I’ve found that my body benefits from cross training and yoga is my activity of choice. It’s become my diversion from a tedious rehearsal routine. I’m very fortunate that I can take as many yoga classes I want because The Joffrey Ballet provides a gym membership to Chicago Athletic Clubs and we’re also sponsored by 105F Chicago’s Original Hot Yoga. These locations have allowed me to explore various styles of yoga, but my favorites are Bikram and Vinyasa Flow. A Bikram class runs for 90 minutes and consists of a series of twenty-six postures and is practiced in a room heated to 105 degrees Fahrenheit. My face turns bright as a firetruck and I sweat buckets, but I feel that the heat helps build stamina and soften my muscles for a deep stretch. Vinyasa is a term used to describe a specific sequence of poses (plank, chaturanga, upward facing dog to downward facing dog). A Vinyasa Flow class allows for a lot of variety, but focuses on coordinating movement with breath to flow from one pose to the next. I feel that this style of yoga helps me focus on breathing and toning my upper body.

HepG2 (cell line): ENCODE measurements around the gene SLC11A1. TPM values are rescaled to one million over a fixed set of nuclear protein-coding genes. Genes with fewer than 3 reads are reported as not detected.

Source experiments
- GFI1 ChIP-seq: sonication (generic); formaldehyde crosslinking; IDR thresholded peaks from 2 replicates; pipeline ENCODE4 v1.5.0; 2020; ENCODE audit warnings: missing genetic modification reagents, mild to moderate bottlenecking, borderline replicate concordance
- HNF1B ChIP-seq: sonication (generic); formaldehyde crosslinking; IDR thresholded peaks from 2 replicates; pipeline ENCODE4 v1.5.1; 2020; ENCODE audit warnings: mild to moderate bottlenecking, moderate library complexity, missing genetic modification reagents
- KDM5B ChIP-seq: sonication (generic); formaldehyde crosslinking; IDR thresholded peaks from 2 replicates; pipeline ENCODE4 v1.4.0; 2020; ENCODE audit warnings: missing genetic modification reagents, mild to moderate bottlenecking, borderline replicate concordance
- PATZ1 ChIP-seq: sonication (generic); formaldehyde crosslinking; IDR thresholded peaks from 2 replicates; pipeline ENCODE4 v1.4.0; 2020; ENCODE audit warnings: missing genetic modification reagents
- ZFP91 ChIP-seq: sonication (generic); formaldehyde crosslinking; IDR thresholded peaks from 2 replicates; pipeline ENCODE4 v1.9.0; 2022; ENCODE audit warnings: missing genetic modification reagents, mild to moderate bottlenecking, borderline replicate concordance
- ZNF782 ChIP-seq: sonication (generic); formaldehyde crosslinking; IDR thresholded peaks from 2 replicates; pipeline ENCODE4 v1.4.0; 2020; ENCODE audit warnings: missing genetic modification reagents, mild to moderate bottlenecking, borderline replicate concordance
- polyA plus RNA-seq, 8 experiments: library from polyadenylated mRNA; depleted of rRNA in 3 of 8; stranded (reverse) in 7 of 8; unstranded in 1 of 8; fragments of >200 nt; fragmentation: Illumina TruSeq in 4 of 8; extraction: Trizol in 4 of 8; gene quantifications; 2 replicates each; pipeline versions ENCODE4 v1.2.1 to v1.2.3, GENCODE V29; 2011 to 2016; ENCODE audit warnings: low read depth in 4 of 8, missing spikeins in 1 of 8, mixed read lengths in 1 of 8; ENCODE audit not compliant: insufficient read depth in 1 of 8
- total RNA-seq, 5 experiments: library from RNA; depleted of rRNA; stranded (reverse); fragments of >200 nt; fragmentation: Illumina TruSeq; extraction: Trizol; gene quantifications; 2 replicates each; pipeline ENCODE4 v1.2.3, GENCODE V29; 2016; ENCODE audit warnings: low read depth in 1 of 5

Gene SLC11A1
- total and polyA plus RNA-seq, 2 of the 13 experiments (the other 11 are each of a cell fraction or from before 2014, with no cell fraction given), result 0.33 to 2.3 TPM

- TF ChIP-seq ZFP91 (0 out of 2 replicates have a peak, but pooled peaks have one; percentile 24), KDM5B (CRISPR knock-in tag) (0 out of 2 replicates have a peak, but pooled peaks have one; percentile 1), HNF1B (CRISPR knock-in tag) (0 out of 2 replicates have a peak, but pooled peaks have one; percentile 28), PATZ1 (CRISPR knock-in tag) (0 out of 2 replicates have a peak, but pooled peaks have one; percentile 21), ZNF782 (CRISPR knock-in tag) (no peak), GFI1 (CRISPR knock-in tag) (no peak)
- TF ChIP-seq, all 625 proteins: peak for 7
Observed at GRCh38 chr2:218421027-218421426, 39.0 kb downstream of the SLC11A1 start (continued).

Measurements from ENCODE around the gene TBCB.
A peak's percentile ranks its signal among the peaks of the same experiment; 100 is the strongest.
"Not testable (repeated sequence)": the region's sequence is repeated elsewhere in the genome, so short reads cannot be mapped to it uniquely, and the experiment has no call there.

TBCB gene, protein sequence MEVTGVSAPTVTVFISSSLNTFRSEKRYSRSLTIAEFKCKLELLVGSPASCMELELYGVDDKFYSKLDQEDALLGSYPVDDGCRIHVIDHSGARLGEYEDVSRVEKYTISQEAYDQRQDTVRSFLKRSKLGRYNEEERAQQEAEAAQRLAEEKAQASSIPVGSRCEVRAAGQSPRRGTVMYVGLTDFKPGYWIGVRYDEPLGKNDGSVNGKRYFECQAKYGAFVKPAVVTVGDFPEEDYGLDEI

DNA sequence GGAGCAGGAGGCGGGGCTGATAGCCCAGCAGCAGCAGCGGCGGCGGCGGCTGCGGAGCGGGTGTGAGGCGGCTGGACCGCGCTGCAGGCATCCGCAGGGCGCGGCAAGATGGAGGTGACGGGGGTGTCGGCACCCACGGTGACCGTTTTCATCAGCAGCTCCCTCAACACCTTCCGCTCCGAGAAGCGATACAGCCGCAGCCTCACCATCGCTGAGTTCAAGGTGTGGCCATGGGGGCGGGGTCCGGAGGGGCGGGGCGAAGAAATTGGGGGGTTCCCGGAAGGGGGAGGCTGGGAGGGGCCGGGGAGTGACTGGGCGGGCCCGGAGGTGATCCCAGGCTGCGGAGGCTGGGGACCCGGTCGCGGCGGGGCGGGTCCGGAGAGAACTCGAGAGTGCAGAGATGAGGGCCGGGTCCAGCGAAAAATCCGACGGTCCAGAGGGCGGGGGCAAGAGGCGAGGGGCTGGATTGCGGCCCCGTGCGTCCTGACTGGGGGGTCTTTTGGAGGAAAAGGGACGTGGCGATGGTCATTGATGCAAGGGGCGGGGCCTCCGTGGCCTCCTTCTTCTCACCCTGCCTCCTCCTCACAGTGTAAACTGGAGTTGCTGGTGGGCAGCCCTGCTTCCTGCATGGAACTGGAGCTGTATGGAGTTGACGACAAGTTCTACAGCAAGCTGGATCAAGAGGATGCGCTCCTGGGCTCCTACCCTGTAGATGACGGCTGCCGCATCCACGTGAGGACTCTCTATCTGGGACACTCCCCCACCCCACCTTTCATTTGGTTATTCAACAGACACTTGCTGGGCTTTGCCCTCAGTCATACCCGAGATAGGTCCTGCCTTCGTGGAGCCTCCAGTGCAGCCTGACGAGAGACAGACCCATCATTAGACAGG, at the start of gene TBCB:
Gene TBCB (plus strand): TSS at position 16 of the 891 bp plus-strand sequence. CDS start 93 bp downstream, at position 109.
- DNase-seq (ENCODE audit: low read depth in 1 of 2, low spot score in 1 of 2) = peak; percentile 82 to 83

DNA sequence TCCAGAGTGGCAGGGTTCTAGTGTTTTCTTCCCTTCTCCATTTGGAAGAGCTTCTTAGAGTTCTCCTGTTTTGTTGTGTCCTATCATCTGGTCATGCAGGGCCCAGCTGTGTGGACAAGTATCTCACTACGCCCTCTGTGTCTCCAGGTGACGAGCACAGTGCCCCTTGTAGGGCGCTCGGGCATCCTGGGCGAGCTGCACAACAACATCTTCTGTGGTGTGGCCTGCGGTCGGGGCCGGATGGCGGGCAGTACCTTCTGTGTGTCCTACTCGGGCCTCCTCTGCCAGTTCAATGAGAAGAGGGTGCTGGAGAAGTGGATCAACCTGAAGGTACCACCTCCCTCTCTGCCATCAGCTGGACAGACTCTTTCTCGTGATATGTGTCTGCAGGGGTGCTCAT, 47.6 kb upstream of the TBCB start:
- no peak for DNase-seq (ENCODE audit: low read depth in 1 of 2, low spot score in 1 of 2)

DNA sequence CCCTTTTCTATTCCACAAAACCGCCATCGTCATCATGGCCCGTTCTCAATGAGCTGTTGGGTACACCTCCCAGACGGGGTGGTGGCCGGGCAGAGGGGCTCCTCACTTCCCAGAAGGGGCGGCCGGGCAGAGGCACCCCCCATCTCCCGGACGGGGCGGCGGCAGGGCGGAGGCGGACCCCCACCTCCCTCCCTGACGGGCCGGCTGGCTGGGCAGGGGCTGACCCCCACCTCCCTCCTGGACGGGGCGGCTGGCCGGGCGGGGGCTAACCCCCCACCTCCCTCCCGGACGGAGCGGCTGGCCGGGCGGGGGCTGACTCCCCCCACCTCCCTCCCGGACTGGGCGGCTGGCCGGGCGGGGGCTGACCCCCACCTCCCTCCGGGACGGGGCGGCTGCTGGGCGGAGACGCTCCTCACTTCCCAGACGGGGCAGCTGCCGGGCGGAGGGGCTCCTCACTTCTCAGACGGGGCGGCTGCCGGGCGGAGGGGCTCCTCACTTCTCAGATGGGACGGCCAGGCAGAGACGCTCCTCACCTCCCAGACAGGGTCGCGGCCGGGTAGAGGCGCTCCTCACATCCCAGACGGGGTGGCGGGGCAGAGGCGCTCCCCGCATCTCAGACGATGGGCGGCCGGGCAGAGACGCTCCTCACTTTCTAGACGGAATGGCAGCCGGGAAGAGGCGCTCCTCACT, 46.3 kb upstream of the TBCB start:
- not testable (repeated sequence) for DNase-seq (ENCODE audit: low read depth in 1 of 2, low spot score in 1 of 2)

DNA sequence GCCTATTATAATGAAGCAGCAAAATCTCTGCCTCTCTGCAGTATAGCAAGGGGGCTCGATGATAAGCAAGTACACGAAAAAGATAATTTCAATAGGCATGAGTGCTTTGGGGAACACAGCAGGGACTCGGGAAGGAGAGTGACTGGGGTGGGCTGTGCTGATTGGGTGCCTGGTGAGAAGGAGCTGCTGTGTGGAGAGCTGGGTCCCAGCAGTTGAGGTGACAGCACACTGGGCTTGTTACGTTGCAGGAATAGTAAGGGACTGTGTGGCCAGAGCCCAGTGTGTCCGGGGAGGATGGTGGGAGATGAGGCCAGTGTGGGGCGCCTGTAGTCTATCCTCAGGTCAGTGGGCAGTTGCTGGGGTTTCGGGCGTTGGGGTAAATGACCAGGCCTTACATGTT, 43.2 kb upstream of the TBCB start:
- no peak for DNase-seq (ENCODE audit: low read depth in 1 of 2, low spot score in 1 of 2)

I’ve experienced several benefits by cross-training with yoga. One benefit is that it has made me more aware of my alignment because the majority of the poses are in parallel positions. Since this is the exact opposite of ballet, I really have to focus on keeping certain points in line and not relax into my habits of being a dancer. Developing a keen sense for proper yoga alignment has refreshed my outlook of alignment during ballet class. This cross-training activity is also beneficial because it helps strengthen and elongate your muscles. Several poses focus on balancing and rooting down into the floor, which strengthens the intrinsic muscles of the feet that are necessary for strong pointe work. I feel that yoga has also helped me determine which parts of my body are weak or tight. This knowledge has made me more aware of my body so I can work to prevent injuries. Yoga is beneficial because it helps build core strength and stability, increases flexibility, and relieves muscular tension. It also requires mindful breathing. This development of focus acquired during class helps remind me to also be mindful of my breathing when dancing. I find the meditative aspect of yoga beneficial in helping relieve stress and bring a sense of calmness.